The blue line shows our ski track from where we left the car. The dirt road climbs rapidly from the Olympic area to Callaghan Lake, which is nearly at 4,000 ft. It is rough, but passable with 2-wheel drive. There are water-bars, but they are wide and gentle.

Fresh Snow on Hollyburn Mountain

It is wet spring day at sea level, but above 3,000 ft. in Cypress Provincial Park it is lovely, snowing, and winter. (Earlier today, 2010 March 13).

The advantage of skiing on a local hill is that we still had time for lunch: a bowl of soup at Pho 993, and then dessert at Thomas Haas Patisserie (double baked almond croissant and an excellent Caffè Americano.)

Last Cypress Bowl Ski before Olympics

Tomorrow, for security reasons, we backcountry skiers will not be permitted in Cypress Bowl until after the Olympics. Hollyburn Mountain is not a venue for the games, so that beautiful old growth forest will belong only to the security goons with guns. Today, the weather up in the bowl was mild (as everybody in the world seems to be learning) and foggy… but backcountry travellers are supposed to be able to handle anything (except lack of snow for skiing). So, we went there. The altitude where we start to ski up is about the same as most of the Olympic events. I have never seen so little snow at this time of the year — it looks like very late spring.

Hollyburn Mt. Trailhead - Cypress Bowl, BC

Snow conditions at the Hollyburn Mt. Hikers' Trailhead

Things improved with a bit of altitude, and above the Water Boards (top of the nordic trails) there was even some fresh wet snow.

On the Hollyburn Mt. summit trail, above the Water Boards

On the Hollyburn Mt. summit trail, above the Water Boards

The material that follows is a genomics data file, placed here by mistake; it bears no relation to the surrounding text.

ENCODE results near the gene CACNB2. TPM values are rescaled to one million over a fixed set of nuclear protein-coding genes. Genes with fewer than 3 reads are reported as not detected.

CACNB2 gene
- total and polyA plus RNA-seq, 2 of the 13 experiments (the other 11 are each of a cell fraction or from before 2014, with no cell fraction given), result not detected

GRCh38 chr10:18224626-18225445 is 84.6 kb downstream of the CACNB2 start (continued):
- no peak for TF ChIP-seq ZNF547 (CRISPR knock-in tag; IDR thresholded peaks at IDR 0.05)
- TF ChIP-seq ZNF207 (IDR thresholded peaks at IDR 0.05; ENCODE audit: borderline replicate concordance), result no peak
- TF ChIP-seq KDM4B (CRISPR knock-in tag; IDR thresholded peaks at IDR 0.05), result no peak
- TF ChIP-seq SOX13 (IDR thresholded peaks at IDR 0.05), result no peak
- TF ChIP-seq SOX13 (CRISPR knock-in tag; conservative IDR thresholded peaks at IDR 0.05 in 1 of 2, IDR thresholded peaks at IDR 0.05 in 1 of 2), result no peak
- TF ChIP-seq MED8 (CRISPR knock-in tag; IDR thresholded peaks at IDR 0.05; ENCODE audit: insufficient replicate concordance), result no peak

There were very few people up there today. Instead of fighting churned up snow to the summit, somewhere above this point we headed off into the woods looking for some smooth glades.

The place to remove skins and start skiing

The place to remove skins and start skiing

We were alone in the woods. It was dark and foggy. And no other ski tracks. Somehow we missed our planned line and were heading into the unknown. So, we put skins on again and doubled back.

Suddenly we found ourselves on the slope we were seeking.

The slope to ski

The slope we wanted to ski

The only person who’d been here before us left a single snowshoe track. I don’t think I’ve  ever been the first to ski this pitch. It wasn’t powder… but I learned to ski in this lovely, soft, damp, west coast snow. It was marvellous. There was several inches of fresh snow over a firm base.

Last ski of the season above Cypress Bowl

Yesterday we had to walk a ways up the ski runs from the parking lot  to find snow. On the upper slopes and glades we could find some lines to ski. I’m not holding the camera in the gnarly bits — I needed my hands for the ski poles. So the moving ski stuff is fairly tame… but this will give you a sense of what is left of the winter up there. Next week if we want to ski we will have to go into the higher hills up North. This filthy snow gummed up the base of the skis. If we go to bigger mountains and above the tree line in the days ahead we’ll probably have cleaner snow.